Date Published: September 4, 2013
Publisher: BioMed Central
Author(s): Ranjita Dhital, Cate Whittlesea, Ian J Norman, Trevor Murrells, Jim McCambridge.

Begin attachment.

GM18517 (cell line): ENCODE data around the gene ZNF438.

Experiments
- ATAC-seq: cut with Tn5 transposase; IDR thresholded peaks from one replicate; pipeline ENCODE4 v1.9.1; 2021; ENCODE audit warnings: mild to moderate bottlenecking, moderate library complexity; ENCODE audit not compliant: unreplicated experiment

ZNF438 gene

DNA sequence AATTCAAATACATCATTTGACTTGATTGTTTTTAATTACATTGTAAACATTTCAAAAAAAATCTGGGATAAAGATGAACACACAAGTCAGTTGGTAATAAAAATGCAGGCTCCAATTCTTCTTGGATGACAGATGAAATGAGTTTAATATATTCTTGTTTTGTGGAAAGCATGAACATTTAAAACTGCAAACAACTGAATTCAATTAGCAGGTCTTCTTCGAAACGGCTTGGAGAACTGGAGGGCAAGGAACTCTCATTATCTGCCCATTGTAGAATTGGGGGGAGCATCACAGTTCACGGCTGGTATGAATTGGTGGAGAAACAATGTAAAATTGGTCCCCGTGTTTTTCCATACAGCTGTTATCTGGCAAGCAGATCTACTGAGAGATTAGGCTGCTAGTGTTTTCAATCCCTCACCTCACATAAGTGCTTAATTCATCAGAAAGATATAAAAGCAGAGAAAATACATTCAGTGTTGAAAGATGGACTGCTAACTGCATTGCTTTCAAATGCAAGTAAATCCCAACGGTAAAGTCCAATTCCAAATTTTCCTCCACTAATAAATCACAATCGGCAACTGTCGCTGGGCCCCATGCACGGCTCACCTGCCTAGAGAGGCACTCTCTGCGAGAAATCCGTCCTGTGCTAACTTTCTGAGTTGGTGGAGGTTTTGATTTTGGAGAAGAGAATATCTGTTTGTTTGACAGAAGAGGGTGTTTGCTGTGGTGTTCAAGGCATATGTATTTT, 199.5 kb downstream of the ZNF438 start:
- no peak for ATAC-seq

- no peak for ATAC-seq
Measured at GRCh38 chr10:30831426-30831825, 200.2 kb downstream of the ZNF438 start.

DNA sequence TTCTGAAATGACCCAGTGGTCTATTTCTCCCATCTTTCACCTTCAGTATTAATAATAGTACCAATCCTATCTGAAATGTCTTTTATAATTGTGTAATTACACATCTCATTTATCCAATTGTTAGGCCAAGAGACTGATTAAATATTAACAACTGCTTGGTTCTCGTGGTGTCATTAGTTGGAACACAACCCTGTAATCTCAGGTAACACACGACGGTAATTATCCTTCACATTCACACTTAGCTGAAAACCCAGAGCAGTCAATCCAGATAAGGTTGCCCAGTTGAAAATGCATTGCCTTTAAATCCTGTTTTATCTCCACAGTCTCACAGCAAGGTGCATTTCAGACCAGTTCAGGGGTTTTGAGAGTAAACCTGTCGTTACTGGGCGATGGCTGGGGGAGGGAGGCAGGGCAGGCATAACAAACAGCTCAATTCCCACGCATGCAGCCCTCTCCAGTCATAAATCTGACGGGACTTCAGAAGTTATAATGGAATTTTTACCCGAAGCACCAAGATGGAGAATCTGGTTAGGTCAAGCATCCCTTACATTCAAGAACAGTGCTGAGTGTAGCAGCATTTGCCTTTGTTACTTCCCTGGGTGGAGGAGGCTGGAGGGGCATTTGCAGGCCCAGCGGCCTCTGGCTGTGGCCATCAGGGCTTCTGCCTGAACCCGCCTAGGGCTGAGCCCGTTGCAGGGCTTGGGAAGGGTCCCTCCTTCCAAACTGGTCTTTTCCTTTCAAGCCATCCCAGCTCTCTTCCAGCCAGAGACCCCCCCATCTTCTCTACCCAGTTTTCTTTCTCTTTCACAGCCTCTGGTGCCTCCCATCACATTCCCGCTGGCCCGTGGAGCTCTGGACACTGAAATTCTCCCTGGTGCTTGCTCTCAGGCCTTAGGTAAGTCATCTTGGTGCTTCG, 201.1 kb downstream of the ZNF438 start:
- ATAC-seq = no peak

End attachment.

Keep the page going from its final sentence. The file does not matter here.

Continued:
The UK Department of Health’s aim is to involve community pharmacists in the delivery of alcohol brief intervention (BI). This possibility extends the settings in which BIs have been delivered and has attracted international attention. The objective of this study was to assess the effectiveness of BI delivered by community pharmacists in a randomised controlled trial (RCT) in London. A two-arm RCT was conducted to determine the effectiveness of BI delivered by community pharmacists. Pharmacists and their support staff were trained in the trial procedures. Pharmacy support staff (N = 23) approached and informed customers about the study, to support formal recruitment by the community pharmacist (N = 17). Eligible and consenting pharmacy customers (aged≥18 years) at the 16 community pharmacies were randomised in equal numbers to either BI delivered by a community pharmacist or a non-intervention control condition, conducted in the pharmacy consultation room. The intervention was a brief motivational discussion of approximately 10 minutes duration. Participants randomised to the control arm were given an alcohol information leaflet with no opportunity for discussion. At 3-month follow up, alcohol consumption and related problems were assessed with the Alcohol Use Disorders Identification Test (AUDIT) administered by telephone. Of the 1440 customers approached, 541 (38%) consented to participate. Of those who consented, 409 were identified as hazardous/harmful drinkers (AUDIT 8-19), 94 as low risk drinkers (AUDIT≤7), and 38 as possibly dependent drinkers (AUDIT≥20), with the latter two groups excluded from the trial. The 409 trial participants were followed up at three months (follow-up rate ≥80%). Data analysis is under way and the preliminary main trial results are presented here. This is the first presentation of trial outcomes from this internationally significant study.